For better or for worse, music translates into personalities. From the morbid goth and the edgy punk to the K-pop stan and trap rap stoner, there are as many kinds of fans as there are sounds. These various tribes are of course represented online, where they can trade recommendations and feud over album rankings. Most have an ecosystem of memes.
A particular branch of guitar rock known as “shoegaze” has given rise to surprisingly robust content — and it could be the nature of the subgenre that lends itself to amusing shitposts.
For the unfamiliar, shoegaze comprises a range of bands that tend to favor heavy, textural guitar effects for dense, swirling, dreamlike atmospheres (which can also be quite loud). It is so named because its leading figures would play shows with their eyes cast down at their shoes — or, actually, the complicated arrangement of pedals they used to create their reverb-drenched soundscapes. The heyday was back in the early 1990s, and Kevin Shields, of the band My Bloody Valentine, is seen as the godfather of the movement. There also isn’t much debate as to the best shoegaze record of all time: It’s MBV’s sophomore album, Loveless, released in 1991. As a result, its distinctive hazy pink cover is everywhere on the shoegaze meme accounts.
There are other shoegaze bands that have acquired their own in-jokes — not being able to understand the flighty, distorted lyrics in any Cocteau Twins song, for example — but as the aesthetic is so tightly affixed to Shields and MBV, the great majority of the memes invoke them and, over time, an inability to talk about anything else. Loveless itself looms as a work of groundbreaking genius that supposedly helped to bankrupt Creation, the group’s label, with staggering production costs; fans prize its crushing roar, which they admiringly refer to as “vacuum cleaner noises” and they use the onomatopoeic phrases like “dut dut dut dut vreeew vreeow” to transcribe the the first bars of “Only Shallow,” the track that kicks off the album.
Shields, meanwhile, is known to be a withdrawn perfectionist. His devotees waited 22 years for a follow-up to Loveless, 2013’s m b v, and now constantly complain about the glacial pace of his output even as they return to the extant material that has come to define their listening lives.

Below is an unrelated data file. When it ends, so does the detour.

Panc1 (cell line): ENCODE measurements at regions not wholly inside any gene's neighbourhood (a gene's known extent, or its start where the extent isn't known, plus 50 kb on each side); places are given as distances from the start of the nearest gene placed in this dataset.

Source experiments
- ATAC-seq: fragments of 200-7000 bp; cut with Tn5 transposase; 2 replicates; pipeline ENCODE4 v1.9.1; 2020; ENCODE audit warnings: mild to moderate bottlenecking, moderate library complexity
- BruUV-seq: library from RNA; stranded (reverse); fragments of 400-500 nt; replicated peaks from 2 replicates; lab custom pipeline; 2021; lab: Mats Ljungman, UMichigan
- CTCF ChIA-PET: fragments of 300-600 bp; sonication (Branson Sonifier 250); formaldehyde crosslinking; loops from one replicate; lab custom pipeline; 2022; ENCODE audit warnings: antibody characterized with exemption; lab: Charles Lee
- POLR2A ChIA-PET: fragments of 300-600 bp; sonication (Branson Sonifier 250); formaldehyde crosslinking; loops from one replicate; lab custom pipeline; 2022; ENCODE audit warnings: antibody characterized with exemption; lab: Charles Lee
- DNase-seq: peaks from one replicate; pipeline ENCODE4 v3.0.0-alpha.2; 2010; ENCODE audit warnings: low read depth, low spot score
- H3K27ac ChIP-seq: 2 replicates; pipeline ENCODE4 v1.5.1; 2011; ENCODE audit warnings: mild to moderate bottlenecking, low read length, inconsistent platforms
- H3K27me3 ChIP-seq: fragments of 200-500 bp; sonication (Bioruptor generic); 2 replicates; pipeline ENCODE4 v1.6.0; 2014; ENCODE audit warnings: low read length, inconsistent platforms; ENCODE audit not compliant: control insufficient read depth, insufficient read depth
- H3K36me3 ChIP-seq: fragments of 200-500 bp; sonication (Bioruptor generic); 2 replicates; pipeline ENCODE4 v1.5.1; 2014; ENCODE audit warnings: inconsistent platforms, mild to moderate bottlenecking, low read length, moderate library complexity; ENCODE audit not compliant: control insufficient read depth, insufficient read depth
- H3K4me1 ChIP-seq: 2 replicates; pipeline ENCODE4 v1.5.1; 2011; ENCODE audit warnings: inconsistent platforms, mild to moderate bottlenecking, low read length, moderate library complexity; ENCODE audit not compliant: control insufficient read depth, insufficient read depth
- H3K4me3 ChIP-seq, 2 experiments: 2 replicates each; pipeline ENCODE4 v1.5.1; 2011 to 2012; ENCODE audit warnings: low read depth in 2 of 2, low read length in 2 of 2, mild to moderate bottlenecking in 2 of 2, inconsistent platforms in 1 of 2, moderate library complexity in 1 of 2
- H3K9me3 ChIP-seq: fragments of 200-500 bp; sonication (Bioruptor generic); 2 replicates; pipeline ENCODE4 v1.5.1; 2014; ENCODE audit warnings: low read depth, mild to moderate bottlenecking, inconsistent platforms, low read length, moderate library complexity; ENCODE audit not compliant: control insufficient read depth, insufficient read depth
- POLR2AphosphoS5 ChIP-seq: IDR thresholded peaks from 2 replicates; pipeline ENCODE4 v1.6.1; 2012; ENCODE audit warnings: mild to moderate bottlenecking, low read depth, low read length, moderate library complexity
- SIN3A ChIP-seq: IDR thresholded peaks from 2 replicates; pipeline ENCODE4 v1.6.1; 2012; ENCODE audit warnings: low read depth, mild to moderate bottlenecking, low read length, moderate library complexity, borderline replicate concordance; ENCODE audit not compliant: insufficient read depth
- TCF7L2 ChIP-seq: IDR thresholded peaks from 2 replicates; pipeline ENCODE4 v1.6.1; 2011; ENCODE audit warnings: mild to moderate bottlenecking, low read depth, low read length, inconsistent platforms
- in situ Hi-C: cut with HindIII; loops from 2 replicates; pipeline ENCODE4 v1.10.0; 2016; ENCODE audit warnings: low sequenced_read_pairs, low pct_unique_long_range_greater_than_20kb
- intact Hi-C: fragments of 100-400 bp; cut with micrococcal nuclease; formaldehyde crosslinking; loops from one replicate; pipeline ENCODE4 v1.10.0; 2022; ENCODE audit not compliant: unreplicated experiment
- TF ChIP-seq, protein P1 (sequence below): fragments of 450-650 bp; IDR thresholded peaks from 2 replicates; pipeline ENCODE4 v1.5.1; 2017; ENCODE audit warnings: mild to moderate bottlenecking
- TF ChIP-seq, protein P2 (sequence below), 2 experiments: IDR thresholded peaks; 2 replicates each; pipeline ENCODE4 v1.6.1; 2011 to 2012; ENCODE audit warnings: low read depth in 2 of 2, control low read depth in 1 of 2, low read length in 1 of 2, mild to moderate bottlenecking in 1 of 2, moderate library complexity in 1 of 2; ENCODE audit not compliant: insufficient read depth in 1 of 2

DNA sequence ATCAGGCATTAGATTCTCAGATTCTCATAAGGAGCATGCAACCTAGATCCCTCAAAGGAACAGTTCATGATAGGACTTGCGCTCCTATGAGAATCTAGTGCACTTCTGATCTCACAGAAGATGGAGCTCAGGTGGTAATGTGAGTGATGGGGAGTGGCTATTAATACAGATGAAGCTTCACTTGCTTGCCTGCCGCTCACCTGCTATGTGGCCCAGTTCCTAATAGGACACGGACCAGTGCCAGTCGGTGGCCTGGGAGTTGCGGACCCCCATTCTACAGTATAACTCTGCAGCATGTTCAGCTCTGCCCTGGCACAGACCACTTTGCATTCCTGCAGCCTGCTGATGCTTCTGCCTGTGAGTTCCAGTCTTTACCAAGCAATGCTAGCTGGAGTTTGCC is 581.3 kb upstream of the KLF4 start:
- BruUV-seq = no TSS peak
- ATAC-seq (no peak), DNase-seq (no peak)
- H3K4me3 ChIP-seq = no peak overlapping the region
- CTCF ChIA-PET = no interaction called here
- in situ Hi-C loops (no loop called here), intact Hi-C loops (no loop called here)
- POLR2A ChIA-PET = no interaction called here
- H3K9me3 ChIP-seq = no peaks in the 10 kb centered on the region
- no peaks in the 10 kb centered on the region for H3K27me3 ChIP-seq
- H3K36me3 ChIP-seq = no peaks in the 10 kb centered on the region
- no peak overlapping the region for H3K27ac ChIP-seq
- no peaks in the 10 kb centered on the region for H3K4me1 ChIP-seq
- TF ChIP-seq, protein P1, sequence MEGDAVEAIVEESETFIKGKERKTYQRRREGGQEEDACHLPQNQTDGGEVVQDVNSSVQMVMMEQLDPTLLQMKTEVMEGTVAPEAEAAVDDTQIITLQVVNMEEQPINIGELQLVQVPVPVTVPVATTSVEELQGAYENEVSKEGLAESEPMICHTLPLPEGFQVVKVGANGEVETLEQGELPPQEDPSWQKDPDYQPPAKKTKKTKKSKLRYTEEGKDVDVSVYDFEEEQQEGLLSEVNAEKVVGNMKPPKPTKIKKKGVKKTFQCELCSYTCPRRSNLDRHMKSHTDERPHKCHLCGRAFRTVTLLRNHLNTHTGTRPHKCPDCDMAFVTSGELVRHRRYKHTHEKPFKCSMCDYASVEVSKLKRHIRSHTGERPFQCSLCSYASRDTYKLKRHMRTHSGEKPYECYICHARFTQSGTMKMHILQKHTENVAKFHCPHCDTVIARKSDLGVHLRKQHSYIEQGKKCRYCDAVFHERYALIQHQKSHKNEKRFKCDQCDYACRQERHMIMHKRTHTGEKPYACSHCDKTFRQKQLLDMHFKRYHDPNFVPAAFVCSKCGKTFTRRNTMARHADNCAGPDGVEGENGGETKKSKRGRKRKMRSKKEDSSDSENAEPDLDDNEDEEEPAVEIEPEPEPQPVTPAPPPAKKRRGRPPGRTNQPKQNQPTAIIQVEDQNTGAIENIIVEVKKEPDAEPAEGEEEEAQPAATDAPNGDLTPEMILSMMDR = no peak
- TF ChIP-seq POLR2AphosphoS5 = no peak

In such a narrow niche, with a limited supply of music to draw from, the shoegaze shitposters end up celebrating their outsider status. They stand well apart from contemporary trends, frozen in time; m b v isn’t even available to stream on Spotify. That’s okay, since these are also audio snobs who would rather have the vinyl and a pair of high-end headphones so they can really drift away to the swooning guitar that never, ever gets old to them. Shoegaze was perfected when it was invented, meaning there’s no great need for any more, and fans have learned to distrust Shields’ promises of imminent new stuff. It’s all about the classics, which have come to serve as a comfort and escape.
What you have, then, is a community grown out of Shields-like introverts who have bonded over listening to Loveless alone at 3 a.m. during a bout of insomnia.
Will these repetitive jokes turn stale?
I doubt it. The mood of shoegaze allows you to always sink deeper, down toward a molten core of purifying noise. It has an irresistible gravity. Its admirers can’t quit the feeling of losing themselves — to the past, or a shimmering moment in the evolution of sonic pleasure. The more things change, the more shoegaze stays the same.
And that’s just how they like it.